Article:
Before the chromosomes from mother and father even meet, there is actually a mixing of the genes. This process is known as recombination and works something like this: a mother has chromosomes both from grandma and grandpa. These chromosomes are in pairs, as described above, numbered 1-22, and then an X or Y as the 23rd chromosome. Each pair of chromosomes lines up and then can touch and exchange genes. There are different likelihoods that specific genes and parts of each chromosome will meet and exchange.

What is the result? New chromosomes are made, different than that of grandma or grandpa! These new chromosomes contain genes of both grandma and grandpa. This is one of the reasons that no two people are ever identical besides identical twins.

Some genes are more likely to be inherited together, usually because of their proximity on a chromosome. This is known as genetic linkage. This randomization of chromosomes, along with recombination and genetic linkage, create statistical probabilities of how much DNA will be shared between relatives.


A centimorgan (cM) is a unit of measurement commonly used to describe the amount of shared DNA between two people that is identical by descent (IBD). Each centimorgan corresponds to about 1 million base pairs of DNA. The statistical analysis behind a centimorgan considers how likely it is that cross-over and recombination occurred during meiosis (the reproductive even). For example, an individual would share about 3487 cM with a child and 3485 cM with a parent. That’s because a child or a parent will share around 50% of the same DNA regardless of recombination or what chromosomes are passed on. On the other hand, siblings, on average, have about 2613 cM or a range of 1613-3488 cM. This is due again to recombination and the random distribution of chromosomes one inherits.


Now that we understand centimorgans, chromosomal inheritance, and DNA recombination, let’s explore some common relationships.

How much DNA do half-siblings share?

Half-siblings share 1,759 cM of DNA on average. That’s about 25% of your DNA. The range is between 1,160 and 2,436 cM according to the Shared Centimorgan Project. Contrast those numbers with full-siblings who share 2,613 on average, ranging from 1,613-3,488 cM.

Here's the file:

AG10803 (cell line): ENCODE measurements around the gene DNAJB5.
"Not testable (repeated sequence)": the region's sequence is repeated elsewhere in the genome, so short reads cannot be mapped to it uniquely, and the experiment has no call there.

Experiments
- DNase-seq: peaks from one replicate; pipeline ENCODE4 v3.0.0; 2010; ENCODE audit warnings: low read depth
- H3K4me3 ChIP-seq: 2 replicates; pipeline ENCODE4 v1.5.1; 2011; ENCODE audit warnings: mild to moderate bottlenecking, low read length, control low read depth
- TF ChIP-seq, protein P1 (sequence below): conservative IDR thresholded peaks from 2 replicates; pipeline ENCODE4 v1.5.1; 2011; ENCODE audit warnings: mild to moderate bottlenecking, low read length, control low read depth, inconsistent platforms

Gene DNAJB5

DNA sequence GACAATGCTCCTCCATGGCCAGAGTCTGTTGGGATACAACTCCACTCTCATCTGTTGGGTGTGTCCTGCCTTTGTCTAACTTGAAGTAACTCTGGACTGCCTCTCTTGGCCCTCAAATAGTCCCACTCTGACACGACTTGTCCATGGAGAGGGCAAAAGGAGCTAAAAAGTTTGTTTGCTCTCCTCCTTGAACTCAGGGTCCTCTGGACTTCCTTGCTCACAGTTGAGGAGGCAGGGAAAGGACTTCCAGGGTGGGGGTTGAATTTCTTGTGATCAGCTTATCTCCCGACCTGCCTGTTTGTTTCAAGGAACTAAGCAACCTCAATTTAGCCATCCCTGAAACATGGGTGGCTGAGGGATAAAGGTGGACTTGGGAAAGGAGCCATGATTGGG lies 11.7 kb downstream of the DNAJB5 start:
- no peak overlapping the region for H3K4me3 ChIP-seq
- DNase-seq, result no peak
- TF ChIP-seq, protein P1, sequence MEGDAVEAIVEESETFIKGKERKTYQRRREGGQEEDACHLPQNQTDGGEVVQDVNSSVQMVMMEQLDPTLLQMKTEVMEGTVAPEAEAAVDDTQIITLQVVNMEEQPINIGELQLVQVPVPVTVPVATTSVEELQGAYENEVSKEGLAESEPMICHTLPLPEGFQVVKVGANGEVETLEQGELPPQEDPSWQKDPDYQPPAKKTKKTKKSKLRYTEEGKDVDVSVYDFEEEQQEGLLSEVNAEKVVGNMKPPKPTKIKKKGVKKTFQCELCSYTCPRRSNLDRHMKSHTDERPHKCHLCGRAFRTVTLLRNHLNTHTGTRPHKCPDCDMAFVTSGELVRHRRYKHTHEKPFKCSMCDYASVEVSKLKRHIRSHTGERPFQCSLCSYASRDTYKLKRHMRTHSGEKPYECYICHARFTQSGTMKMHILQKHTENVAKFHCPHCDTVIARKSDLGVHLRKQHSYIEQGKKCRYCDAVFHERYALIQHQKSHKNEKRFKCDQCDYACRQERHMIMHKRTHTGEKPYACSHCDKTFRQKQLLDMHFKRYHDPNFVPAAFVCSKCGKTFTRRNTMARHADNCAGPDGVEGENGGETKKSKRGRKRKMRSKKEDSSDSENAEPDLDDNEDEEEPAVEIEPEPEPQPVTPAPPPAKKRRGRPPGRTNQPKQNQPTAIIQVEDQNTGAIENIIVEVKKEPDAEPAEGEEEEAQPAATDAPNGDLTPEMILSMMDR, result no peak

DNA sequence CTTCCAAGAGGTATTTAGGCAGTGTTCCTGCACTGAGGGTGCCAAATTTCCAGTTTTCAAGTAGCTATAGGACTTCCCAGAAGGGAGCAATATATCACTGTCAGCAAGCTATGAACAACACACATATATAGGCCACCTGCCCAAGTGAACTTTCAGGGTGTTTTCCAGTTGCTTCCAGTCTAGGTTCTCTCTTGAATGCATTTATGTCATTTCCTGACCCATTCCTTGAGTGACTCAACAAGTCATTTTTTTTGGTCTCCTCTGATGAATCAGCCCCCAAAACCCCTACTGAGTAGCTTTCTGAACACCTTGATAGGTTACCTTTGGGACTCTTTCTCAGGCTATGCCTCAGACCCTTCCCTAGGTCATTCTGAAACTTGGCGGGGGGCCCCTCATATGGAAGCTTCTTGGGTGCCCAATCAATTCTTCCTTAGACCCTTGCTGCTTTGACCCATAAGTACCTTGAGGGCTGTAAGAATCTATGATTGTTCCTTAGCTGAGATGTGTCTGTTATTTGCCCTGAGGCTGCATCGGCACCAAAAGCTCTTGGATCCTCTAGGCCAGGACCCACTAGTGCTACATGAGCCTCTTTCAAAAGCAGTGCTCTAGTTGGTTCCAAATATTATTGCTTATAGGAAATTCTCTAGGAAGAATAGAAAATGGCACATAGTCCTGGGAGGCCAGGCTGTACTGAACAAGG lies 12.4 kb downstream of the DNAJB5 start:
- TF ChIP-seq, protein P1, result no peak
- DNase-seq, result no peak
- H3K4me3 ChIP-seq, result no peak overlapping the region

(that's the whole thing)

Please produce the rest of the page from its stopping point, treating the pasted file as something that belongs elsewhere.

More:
• Half-siblings: 1,160 – 2,436 cM
  • Full-siblings: 1,613 – 3,488 cM

Notice that these ranges of centimorgans overlap pretty significantly:

So, if two full-siblings happened to have a lower amount of shared DNA because of chromosomal inheritance and DNA recombination, a direct-to-consumer DNA test may erroneously say that someone is a half-sibling despite them actually being full siblings.

To correct this, companies like Ancestry and 23andMe will detect the fully identical regions (FIR) shared by full siblings. Fully identical regions are unique and only found in full-siblings because there needs to be a matching segment at the same location on both copies of the same chromosome. That can only happen if two people got their DNA from the same two parents. The image below shows what fully identical segments will look like for full-siblings.

Chromosome browser showing fully identical regions. Photo from 23andMe.

Half-siblings only share half-identical regions. The segments of shared DNA are found only on one copy of the particular chromosome – either the maternal or paternal. In fact, every other familial relationship is based on half-identical regions. The only exception being double cousins where you’re related to someone on both your maternal and paternal lines.

Chromosome browser showing half-identical regions. Photo from 23andMe.